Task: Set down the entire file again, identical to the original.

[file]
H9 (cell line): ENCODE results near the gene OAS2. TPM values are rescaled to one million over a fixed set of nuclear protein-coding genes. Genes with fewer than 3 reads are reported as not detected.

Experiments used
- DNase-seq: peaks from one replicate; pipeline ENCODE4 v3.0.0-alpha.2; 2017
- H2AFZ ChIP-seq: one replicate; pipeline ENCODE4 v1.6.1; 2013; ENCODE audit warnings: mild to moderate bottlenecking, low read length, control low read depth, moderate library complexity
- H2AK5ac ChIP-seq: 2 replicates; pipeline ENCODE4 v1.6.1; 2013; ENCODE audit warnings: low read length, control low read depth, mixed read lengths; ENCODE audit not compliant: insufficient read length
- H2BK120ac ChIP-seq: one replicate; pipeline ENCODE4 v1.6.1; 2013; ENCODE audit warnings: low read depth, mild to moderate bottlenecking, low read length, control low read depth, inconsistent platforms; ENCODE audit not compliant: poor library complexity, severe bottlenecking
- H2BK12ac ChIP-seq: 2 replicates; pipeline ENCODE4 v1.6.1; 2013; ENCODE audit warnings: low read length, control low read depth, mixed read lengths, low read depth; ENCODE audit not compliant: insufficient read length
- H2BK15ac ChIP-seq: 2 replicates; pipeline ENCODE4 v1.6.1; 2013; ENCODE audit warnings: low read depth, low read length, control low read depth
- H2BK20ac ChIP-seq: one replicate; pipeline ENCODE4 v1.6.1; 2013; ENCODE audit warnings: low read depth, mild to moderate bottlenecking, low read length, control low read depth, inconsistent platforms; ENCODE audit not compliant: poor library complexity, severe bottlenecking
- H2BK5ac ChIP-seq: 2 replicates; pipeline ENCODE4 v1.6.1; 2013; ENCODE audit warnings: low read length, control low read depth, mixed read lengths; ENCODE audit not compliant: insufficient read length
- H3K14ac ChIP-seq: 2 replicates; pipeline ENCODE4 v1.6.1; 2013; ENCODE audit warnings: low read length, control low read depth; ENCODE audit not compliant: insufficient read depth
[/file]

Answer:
H9 (cell line): ENCODE results near the gene OAS2. TPM values are rescaled to one million over a fixed set of nuclear protein-coding genes. Genes with fewer than 3 reads are reported as not detected.

Experiments used
- DNase-seq: peaks from one replicate; pipeline ENCODE4 v3.0.0-alpha.2; 2017
- H2AFZ ChIP-seq: one replicate; pipeline ENCODE4 v1.6.1; 2013; ENCODE audit warnings: mild to moderate bottlenecking, low read length, control low read depth, moderate library complexity
- H2AK5ac ChIP-seq: 2 replicates; pipeline ENCODE4 v1.6.1; 2013; ENCODE audit warnings: low read length, control low read depth, mixed read lengths; ENCODE audit not compliant: insufficient read length
- H2BK120ac ChIP-seq: one replicate; pipeline ENCODE4 v1.6.1; 2013; ENCODE audit warnings: low read depth, mild to moderate bottlenecking, low read length, control low read depth, inconsistent platforms; ENCODE audit not compliant: poor library complexity, severe bottlenecking
- H2BK12ac ChIP-seq: 2 replicates; pipeline ENCODE4 v1.6.1; 2013; ENCODE audit warnings: low read length, control low read depth, mixed read lengths, low read depth; ENCODE audit not compliant: insufficient read length
- H2BK15ac ChIP-seq: 2 replicates; pipeline ENCODE4 v1.6.1; 2013; ENCODE audit warnings: low read depth, low read length, control low read depth
- H2BK20ac ChIP-seq: one replicate; pipeline ENCODE4 v1.6.1; 2013; ENCODE audit warnings: low read depth, mild to moderate bottlenecking, low read length, control low read depth, inconsistent platforms; ENCODE audit not compliant: poor library complexity, severe bottlenecking
- H2BK5ac ChIP-seq: 2 replicates; pipeline ENCODE4 v1.6.1; 2013; ENCODE audit warnings: low read length, control low read depth, mixed read lengths; ENCODE audit not compliant: insufficient read length
- H3K14ac ChIP-seq: 2 replicates; pipeline ENCODE4 v1.6.1; 2013; ENCODE audit warnings: low read length, control low read depth; ENCODE audit not compliant: insufficient read depth